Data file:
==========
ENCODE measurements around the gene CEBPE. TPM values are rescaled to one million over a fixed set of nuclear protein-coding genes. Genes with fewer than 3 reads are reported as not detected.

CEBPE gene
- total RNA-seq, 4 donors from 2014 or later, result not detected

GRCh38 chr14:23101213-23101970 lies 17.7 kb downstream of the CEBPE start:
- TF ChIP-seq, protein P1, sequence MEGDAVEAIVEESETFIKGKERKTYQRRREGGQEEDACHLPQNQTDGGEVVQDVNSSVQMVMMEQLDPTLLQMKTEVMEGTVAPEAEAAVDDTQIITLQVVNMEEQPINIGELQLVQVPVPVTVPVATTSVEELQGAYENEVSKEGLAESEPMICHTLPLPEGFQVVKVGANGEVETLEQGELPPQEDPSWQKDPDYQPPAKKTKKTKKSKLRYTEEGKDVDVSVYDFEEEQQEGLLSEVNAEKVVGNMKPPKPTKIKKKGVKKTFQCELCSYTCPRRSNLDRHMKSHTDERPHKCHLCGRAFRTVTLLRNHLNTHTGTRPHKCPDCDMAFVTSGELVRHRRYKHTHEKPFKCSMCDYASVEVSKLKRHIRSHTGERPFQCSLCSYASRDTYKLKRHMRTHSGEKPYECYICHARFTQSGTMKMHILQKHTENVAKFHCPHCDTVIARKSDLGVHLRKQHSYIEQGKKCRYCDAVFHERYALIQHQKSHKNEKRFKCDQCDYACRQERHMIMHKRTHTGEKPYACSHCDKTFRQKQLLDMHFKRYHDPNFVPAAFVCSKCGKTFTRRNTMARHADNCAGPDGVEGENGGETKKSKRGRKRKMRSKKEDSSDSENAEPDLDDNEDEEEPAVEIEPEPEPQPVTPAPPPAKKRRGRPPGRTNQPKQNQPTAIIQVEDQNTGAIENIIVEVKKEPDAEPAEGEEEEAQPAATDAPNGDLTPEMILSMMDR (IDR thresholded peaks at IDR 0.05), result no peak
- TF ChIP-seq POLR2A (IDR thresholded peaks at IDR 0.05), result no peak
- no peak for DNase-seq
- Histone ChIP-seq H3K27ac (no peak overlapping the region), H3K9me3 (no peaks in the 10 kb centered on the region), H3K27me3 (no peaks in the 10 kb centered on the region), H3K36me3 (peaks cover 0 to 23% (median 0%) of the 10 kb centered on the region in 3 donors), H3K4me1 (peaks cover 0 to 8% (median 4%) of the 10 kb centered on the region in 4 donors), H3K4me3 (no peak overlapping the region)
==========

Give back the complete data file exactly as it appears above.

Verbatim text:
ENCODE measurements around the gene CEBPE. TPM values are rescaled to one million over a fixed set of nuclear protein-coding genes. Genes with fewer than 3 reads are reported as not detected.

CEBPE gene
- total RNA-seq, 4 donors from 2014 or later, result not detected

GRCh38 chr14:23101213-23101970 lies 17.7 kb downstream of the CEBPE start:
- TF ChIP-seq, protein P1, sequence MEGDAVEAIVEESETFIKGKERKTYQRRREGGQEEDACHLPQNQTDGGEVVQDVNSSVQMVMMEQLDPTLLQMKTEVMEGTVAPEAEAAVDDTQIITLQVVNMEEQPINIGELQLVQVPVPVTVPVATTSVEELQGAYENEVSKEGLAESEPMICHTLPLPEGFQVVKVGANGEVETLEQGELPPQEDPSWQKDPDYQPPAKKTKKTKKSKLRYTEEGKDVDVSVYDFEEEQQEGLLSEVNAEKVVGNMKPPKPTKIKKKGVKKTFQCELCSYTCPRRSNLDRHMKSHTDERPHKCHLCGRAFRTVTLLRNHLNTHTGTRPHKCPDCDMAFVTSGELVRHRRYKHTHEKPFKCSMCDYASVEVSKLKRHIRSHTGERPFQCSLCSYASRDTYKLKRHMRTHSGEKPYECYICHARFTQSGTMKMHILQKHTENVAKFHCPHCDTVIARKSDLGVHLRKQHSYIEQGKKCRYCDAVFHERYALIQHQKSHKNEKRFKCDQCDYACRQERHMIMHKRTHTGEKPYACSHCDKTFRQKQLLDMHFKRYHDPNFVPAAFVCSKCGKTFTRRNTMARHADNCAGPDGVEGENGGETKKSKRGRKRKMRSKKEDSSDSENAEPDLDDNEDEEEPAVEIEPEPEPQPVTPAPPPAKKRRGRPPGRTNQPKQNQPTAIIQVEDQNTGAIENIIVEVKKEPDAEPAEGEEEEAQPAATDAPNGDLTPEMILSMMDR (IDR thresholded peaks at IDR 0.05), result no peak
- TF ChIP-seq POLR2A (IDR thresholded peaks at IDR 0.05), result no peak
- no peak for DNase-seq
- Histone ChIP-seq H3K27ac (no peak overlapping the region), H3K9me3 (no peaks in the 10 kb centered on the region), H3K27me3 (no peaks in the 10 kb centered on the region), H3K36me3 (peaks cover 0 to 23% (median 0%) of the 10 kb centered on the region in 3 donors), H3K4me1 (peaks cover 0 to 8% (median 4%) of the 10 kb centered on the region in 4 donors), H3K4me3 (no peak overlapping the region)